Neighboring Sounds/O Som ao Redor

(opened February 19)

Directed by Kleber Mendonça Filho

Brazil, 2012; 131 mins, in Portuguese with English subtitles

On a quiet city block in the coastal city of Recife, ruled by an aging patriarch and his sons, a recent spate of petty crime has rattled the nerves of its well-to-do residents. When a mysterious security firm is brought in to watch over the neighborhood, it sparks the fears and anxieties of a divided society still haunted by its past. The New York Times listed Mendonça’s directorial debut “Neighboring Sounds/O Som ao Redor” as one of the top 10 films of 2012. The film was also Brazil’s submission to the 86th Academy Awards.

Heartworn Highways

(opening February 26)

Directed by Jim Szalapski

USA, 1976; 92 mins, in English

In the mid-’70s, filmmaker James Szalapski documented a budding country music movement that would become known as “outlaw country.” Inspired in part by newly-long-haired Willie Nelson’s embrace of hippie attitudes and audiences, a younger generation of artists including Townes Van Zandt, David Alan Coe, Steve Earle, and Guy Clark popularized and developed the “outlaw” sound. It borrowed from rock, folk and bluegrass, with an edge that was missing from mainstream Nashville country. This newly-restored documentary includes rarely-captured performances of these musicians as they perfected their style and changed the course of country music history forever.

Atlantis

(opening February 26)

Directed by Valentyn Vasyanovych

Ukraine, 2019; 106 mins, in Ukrainian with English subtitles

Eastern Ukraine, 2025. A desert unsuitable for human habitation. Water is a dear commodity brought by trucks. A wall is being built-up on the border. Sergiy, a former soldier, is having trouble adapting to his new reality when he meets Katya. Together, they try to return to some sort of normal life in which they are also allowed to fall in love again. A prize-winner at the Venice Film Festival and Ukraine’s official selection for the 2021 Academy Awards, “Atlantis” is a gorgeous and visionary sci-fi drama.

Stray

(opening March 5)

Directed by Elizabeth Lo

USA, 2020; 73 mins, in Turkish

“I nuzzle the kind, bark at the greedy, and bite scoundrels.” — Diogenes, 363 B.C.

Told through the eyes of three stray dogs wandering the streets of Istanbul, “Stray” follows fiercely independent Zeytin, nurturing and protective Nazar, and shy puppy Kartal. Whether they lead us into bustling streets or decrepit ruins, the dogs act as windows into the overlooked corners of society: women in loveless marriages, protesters without arms, refugees without sanctuary. The film is a critical observation of human civilization and a sensory voyage into new ways of seeing.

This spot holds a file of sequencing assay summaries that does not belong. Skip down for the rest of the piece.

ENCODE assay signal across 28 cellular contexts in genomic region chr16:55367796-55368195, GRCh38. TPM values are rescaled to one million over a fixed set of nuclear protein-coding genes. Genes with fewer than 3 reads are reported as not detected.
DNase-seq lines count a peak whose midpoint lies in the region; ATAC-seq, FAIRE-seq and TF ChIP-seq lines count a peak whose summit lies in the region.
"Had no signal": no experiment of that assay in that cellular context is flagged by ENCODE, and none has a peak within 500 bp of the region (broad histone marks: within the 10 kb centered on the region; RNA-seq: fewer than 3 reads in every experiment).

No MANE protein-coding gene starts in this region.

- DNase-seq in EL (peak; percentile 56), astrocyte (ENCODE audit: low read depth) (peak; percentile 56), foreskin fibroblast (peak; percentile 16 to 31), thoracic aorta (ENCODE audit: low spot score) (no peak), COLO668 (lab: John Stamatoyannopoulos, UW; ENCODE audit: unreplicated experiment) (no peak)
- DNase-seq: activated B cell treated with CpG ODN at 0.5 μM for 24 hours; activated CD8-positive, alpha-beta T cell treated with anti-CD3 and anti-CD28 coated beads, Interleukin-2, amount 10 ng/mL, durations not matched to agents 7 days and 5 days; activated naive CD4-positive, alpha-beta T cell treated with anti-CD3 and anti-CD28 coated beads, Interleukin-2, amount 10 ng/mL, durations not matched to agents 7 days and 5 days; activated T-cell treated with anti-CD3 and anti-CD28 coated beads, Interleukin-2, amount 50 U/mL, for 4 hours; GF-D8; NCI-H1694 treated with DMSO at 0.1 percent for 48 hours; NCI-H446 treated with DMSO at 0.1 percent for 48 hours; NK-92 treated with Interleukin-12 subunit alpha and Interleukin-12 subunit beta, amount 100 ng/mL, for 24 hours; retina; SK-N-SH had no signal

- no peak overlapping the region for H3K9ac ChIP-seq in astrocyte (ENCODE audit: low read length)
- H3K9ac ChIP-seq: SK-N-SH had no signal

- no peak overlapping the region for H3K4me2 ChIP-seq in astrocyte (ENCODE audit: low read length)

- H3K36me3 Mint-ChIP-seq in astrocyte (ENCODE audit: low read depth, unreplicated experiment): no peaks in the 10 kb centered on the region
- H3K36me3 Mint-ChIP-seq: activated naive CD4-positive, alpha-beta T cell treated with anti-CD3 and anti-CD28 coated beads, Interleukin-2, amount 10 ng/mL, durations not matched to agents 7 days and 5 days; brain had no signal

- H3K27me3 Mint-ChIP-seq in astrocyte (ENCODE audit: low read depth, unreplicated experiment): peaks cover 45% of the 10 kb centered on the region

F.T.A.

(opening March 5)

Directed by Francine Parker

USA, 1972; 97 mins, in English

Francine Parker’s highly controversial documentary follows theatrical troupe F.T.A. at the height of the Vietnam War as they perform an anti-war comedy show across Southeast Asia. Led by famous activists like actress Jane Fonda, actor Donald Sutherland, comedian Paul Mooney and folk singer Len Chandler, F.T.A.’s protest/comedy show was a huge success among stationed soldiers. Out of circulation and difficult to see for decades, “F.T.A.” has now been fully restored by IndieCollect in 4K.

Demonlover

(opening March 12)

Directed by Olivier Assayas

France, 2002; 122 mins, in French and Japanese with English subtitles

Olivier Assayas’s hallucinatory, globe-spanning “Demonlover” is a postmodern neo-noir thriller in which nothing is what it appears to be. Diane de Monx (Connie Nielsen) is sent to spy on a rival internet adult animation company, but her romantic interest Hervé (Charles Berling) and office enemy Elise (Chloë Sevigny) seem to know her secret. The film explores the commercialization of extreme underground media as well as eerily predicts the consequences of 21st-century technology. The film features a musical score by Sonic Youth.